Roberts: cow efficiency will be most influenced by environment interactionsWritten by Christy Martinez
There are four ways to express feed efficiency, through ratios – pounds consumed per pound gained and pounds gained per pound consumed – and residual feed intake (RFI) and residual gain.
“One problem with feed efficiency data is that any time we try to use one number to demonstrate a relationship between two traits, it usually doesn’t work very well,” says Roberts.
“A limitation in the industry today is that most feed intake data is collected on an individual trial basis, and you really can’t make comparisons across studies, or even across feeding trials at the same location,” he says. “In contrast to many other traits, where we standardize some of the known sources of variation, that’s not happening well for the feed efficiency trials in the country at this time.”
Cowherd efficiency and economics
Speaking of feed efficiency in cowherds, from an economic standpoint, Roberts says feed sources should be considered.
“If we look at efficiency with respect to the amount of energy input per amount of edible pound output, we stand no chance to ever compete with other livestock species on a one-to-one basis,” he says.
However, he says cattle can use feed sources that won’t work in the other livestock species.
“Rather than look at efficiency in respect to feed efficiency, let’s look at efficiency in terms of what type of feed we’re putting in those animals, and use the economic driver rather than a biological driver,” he says.
Also, he says lifetime production becomes important in minimizing the impact of overall energy needed.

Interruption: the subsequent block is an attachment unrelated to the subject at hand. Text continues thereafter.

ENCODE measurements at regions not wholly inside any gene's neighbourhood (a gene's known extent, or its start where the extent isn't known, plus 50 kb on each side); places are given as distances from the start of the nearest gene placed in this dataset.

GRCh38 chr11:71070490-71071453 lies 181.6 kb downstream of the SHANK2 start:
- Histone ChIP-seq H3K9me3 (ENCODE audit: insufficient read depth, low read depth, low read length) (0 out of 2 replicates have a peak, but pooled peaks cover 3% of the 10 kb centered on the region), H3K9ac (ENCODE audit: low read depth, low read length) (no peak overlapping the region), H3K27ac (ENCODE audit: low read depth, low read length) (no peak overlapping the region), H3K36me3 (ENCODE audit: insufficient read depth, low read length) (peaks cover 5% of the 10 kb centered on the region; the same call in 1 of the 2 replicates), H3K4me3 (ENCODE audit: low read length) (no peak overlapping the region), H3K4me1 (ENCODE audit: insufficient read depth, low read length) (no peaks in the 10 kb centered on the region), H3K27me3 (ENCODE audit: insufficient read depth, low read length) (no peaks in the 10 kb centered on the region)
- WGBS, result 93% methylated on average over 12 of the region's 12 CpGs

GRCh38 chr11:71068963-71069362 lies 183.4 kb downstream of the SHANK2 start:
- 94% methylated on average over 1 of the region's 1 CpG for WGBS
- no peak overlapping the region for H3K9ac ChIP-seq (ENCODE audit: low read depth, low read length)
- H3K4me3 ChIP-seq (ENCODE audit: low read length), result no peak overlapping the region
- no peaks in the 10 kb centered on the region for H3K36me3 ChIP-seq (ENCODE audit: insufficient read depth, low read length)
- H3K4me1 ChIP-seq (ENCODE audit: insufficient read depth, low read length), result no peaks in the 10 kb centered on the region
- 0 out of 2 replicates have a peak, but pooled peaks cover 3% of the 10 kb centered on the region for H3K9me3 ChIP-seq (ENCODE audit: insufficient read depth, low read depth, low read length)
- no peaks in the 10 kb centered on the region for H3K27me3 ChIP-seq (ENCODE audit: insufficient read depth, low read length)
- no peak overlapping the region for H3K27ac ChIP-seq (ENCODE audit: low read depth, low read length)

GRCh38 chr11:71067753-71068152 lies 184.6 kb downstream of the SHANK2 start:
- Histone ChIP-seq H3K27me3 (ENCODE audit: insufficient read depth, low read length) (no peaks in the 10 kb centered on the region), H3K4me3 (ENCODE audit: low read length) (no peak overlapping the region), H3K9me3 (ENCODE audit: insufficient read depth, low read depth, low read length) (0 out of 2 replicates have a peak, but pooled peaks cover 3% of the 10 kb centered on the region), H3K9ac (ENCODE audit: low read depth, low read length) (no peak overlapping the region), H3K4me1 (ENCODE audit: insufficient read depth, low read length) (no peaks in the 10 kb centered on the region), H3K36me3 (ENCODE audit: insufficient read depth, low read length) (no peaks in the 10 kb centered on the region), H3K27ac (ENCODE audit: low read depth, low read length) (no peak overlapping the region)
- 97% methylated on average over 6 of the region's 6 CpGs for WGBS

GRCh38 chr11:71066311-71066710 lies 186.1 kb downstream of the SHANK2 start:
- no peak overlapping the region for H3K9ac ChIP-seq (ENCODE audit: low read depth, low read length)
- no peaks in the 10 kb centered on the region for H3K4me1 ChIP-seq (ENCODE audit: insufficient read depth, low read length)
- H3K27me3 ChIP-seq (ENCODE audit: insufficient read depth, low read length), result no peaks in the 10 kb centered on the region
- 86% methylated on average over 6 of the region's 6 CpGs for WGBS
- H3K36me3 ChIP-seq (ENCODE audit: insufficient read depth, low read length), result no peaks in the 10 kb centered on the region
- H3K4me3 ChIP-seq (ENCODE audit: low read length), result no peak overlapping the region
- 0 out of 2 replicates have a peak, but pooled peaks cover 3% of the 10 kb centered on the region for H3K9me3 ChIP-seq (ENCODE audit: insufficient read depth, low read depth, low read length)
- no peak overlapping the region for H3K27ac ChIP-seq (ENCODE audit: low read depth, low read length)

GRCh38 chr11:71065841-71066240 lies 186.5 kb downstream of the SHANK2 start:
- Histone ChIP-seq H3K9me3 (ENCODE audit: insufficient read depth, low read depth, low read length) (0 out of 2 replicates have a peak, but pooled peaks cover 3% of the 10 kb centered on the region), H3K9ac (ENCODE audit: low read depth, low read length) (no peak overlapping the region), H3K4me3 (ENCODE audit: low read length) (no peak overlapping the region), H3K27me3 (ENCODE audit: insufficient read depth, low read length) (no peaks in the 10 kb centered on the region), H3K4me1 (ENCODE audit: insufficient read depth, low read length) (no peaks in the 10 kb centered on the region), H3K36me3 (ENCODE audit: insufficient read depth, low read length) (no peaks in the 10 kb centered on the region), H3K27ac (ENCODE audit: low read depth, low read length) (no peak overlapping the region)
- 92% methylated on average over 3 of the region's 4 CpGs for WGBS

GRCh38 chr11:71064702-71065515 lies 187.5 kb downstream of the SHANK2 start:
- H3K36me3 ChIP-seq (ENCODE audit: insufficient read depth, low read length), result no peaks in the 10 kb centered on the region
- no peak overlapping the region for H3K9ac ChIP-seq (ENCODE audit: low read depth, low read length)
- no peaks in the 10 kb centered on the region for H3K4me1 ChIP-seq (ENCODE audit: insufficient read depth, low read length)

“For efficiency in the cow, we need to look at the input – maximizing utilization of inexpensive resources – and the output, which is lifetime productivity,” says Roberts.
Compared to other meat species, Roberts says that cowherd inputs vary due to season, location and management, and that requirements will differ due to genetics and their impact on mature size, as well as the stage of production through the annual cycle and the environment.
“All those things considered, efficiency of the cow, more than any other trait, will be influenced by an interaction with the environment,” he says. “A bull might have a better EPD in Nebraska than Montana for growth, because of the environmental effects. The genotype-by-environment interaction isn’t very significant in most things we measure for EPDs at this point in time.”
“I would propose that, if we get a cow efficiency EPD, it would be important to consider the environmental interaction, and some cows will be better for some environments than other cows,” he states.
Pushing the system
Roberts cites data that indicates the age of a cow accounts for variations in weaning weights more than any other factor.
“We’re losing a lot of our animals way before they reach their maximum efficiency,” he says. “There is a 20 percent difference in output between cows and heifers, with little difference in input. Twenty percent is a big number, and probably way larger than the impact we’ll see with any changes in feed efficiency.”